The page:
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Next year, there will be fewer people flooding major cities in pink shirts and comfortable walking shoes. The Susan G. Komen for the Cure foundation has decided to cancel its three-day charity walks in seven out of 14 cities. The group says participation has been decreasing.
And as NPR's Pam Fessler reports, the charity is still struggling to recover from last year's controversial decision to cut off funding for Planned Parenthood.
PAM FESSLER, BYLINE: Susan G. Komen's decision to stop giving money to Planned Parenthood's breast cancer work was reversed within days. But a year and half later, the charity is still feeling the effects. Komen yesterday announced that it's ending its three-day walks next year in Arizona, Boston, Chicago, Cleveland, Tampa Bay, San Francisco and Washington, D.C.
It cited participation down 37 percent over the past four years, and it blamed economic uncertainty. No one from the national organization would talk for the record. But Sean Shacklett, executive director of Komen's Northeast Ohio affiliate, agrees that the economy has been a big problem.
SEAN SHACKLETT: And that's strictly what is, it's dollars and cents coming from the tough times that we've had over the last four or five years.
FESSLER: Shacklett points out that those who participate in these walks have to raise at least $2,300, a high bar for many to reach. Shacklett says he's disappointed that the Cleveland three-day has been canceled. But he says the 5k race for the cure events that his and other affiliates hold each year will go ahead as planned.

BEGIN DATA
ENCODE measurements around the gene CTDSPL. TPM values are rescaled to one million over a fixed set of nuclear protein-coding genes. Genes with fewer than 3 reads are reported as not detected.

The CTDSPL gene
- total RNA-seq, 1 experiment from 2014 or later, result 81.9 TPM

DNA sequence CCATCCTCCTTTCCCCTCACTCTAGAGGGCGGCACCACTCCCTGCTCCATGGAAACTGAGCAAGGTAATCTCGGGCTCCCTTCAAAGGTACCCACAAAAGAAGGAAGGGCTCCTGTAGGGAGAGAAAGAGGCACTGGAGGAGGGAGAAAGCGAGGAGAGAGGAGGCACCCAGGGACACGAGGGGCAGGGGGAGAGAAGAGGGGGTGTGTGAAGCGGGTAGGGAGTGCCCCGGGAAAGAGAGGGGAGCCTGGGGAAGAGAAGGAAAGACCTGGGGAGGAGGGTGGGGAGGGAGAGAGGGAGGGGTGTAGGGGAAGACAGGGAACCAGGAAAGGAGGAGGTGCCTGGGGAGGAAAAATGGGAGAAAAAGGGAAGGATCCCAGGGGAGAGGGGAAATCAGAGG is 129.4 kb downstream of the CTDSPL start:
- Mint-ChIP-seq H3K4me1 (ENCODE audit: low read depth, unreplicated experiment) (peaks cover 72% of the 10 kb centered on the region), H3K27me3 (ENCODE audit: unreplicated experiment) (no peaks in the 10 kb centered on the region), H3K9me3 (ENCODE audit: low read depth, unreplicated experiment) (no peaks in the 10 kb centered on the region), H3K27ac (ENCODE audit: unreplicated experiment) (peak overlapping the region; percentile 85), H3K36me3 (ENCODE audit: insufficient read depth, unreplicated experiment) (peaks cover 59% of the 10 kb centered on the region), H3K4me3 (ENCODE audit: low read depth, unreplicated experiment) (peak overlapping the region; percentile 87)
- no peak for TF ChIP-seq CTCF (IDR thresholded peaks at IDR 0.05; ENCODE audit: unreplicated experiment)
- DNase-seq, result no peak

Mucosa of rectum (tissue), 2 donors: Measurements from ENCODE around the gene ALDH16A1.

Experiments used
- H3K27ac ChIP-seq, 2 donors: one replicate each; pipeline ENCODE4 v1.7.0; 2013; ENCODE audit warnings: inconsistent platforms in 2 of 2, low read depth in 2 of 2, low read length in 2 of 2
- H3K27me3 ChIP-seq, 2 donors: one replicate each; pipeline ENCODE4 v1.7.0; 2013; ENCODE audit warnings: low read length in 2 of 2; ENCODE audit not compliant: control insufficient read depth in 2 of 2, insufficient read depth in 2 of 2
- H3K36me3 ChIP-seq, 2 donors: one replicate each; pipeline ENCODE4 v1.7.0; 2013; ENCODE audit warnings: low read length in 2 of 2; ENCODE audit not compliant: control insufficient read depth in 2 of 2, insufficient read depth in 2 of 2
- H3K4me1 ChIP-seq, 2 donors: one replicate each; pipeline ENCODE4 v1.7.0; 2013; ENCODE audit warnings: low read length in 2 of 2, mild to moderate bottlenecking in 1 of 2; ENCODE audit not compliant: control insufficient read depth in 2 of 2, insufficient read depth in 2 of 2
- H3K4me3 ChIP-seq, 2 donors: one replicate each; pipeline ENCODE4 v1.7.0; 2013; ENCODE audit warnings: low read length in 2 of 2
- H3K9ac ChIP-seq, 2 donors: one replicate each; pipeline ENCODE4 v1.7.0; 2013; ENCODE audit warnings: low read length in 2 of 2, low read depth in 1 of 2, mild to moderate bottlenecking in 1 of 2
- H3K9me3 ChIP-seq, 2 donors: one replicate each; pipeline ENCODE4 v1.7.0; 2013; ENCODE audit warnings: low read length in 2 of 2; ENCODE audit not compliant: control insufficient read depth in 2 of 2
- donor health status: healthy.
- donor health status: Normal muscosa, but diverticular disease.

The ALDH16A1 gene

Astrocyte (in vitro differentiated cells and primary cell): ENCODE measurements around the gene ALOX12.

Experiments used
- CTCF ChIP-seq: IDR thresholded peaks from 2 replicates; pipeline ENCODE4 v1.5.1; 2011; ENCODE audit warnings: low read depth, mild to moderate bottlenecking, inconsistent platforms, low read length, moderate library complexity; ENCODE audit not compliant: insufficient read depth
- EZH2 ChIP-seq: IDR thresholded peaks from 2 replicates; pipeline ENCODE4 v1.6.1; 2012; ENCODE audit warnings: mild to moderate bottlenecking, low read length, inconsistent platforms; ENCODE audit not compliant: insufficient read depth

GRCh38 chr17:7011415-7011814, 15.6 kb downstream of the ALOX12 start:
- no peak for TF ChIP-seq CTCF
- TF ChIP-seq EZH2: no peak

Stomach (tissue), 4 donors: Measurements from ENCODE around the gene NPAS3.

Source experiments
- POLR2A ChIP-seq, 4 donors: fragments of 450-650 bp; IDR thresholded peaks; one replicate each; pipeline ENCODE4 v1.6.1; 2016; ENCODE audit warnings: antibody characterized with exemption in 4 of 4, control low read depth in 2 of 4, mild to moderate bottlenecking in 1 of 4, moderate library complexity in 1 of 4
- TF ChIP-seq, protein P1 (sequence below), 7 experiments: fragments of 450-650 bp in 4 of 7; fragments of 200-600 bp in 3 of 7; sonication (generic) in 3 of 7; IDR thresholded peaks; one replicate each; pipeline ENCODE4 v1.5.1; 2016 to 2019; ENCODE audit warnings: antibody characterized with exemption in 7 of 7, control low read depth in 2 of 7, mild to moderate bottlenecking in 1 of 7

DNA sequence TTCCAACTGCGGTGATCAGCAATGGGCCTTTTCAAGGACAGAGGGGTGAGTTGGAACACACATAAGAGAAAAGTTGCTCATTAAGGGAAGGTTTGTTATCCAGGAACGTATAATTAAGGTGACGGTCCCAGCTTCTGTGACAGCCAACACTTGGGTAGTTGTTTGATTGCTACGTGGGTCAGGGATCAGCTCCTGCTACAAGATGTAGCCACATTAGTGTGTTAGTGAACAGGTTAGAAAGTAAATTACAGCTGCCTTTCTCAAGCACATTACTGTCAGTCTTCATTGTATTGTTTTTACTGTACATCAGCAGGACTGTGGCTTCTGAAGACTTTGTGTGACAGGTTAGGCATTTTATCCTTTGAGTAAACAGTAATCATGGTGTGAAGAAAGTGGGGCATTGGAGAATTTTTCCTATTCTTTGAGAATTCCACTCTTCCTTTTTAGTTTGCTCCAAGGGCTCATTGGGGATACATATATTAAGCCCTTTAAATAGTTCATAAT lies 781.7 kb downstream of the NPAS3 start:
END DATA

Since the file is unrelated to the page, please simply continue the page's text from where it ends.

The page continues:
SHACKLETT: For us, it's really, really key to continue to deliver that message that we're still here, we're not going anywhere. Komen is deeply entrenched within Northeast Ohio.
FESSLER: In fact, Shacklett hopes that Ohioans, who would have participated in next year's three-day walk, will now turn their energies to the local race. But Komen fundraising events across the country have suffered over the past year because of donor outrage over the Planned Parenthood decision. Komen founder Nancy Brinker even announced last August that she would step down as CEO once a successor was found to help quell the controversy. But Eve Ellis, a former board member of the New York affiliate, notes that Brinker is still on the job and says she needs to leave.
EVE ELLIS: So that then the organization could say we are different people, and we did not make that bad decision about defunding Planned Parenthood. But as long as they have board members who made that decision and Nancy Brinker who made that decision, they can't get us back.
FESSLER: Still, Komen says it plans to go ahead with all of this year's scheduled three-day walks. It's also clear that the charity retains a large, devoted following for its efforts to fight and treat breast cancer.
Diana Parrish, executive director of the Northwest North Carolina affiliate, says their local fundraising is going well.
It's been tough. But I think we all learned a valuable lesson in what we need to do, to promote who we are and get people to understand what is our mission.
Even if that sometimes means distancing themselves from the national leaders. Pam Fessler, NPR News.
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